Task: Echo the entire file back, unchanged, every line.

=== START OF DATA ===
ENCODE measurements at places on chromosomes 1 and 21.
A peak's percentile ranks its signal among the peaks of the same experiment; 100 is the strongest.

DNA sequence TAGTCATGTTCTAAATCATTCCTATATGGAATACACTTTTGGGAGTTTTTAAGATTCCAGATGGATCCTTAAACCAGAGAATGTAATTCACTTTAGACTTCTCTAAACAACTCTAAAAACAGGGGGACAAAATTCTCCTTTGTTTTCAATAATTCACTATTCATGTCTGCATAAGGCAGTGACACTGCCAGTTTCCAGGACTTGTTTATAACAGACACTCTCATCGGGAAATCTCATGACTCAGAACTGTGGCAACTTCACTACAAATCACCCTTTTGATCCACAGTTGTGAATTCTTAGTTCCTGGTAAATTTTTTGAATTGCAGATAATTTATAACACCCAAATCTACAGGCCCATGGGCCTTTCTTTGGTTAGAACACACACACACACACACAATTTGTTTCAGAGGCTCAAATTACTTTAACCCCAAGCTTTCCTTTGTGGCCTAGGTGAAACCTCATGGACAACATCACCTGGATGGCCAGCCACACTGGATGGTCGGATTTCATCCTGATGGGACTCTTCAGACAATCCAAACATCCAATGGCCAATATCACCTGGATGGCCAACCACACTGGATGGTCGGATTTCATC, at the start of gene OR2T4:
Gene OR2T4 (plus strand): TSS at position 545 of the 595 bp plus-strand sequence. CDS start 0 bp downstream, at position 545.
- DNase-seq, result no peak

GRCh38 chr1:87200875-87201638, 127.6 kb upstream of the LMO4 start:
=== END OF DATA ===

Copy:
ENCODE measurements at places on chromosomes 1 and 21.
A peak's percentile ranks its signal among the peaks of the same experiment; 100 is the strongest.

DNA sequence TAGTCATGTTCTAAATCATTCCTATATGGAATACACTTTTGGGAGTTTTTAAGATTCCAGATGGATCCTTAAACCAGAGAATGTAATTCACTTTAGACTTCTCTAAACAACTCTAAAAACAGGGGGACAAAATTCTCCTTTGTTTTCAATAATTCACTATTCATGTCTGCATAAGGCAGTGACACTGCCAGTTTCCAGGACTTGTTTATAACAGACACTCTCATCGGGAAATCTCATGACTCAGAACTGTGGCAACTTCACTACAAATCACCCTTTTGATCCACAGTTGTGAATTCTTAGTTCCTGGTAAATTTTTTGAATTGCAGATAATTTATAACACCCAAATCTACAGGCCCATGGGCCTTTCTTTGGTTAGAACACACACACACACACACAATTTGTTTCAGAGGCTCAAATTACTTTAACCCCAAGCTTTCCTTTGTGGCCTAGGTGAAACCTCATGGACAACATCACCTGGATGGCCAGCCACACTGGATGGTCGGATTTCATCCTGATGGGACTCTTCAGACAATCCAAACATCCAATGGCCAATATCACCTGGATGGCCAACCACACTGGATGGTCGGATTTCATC, at the start of gene OR2T4:
Gene OR2T4 (plus strand): TSS at position 545 of the 595 bp plus-strand sequence. CDS start 0 bp downstream, at position 545.
- DNase-seq, result no peak

GRCh38 chr1:87200875-87201638, 127.6 kb upstream of the LMO4 start: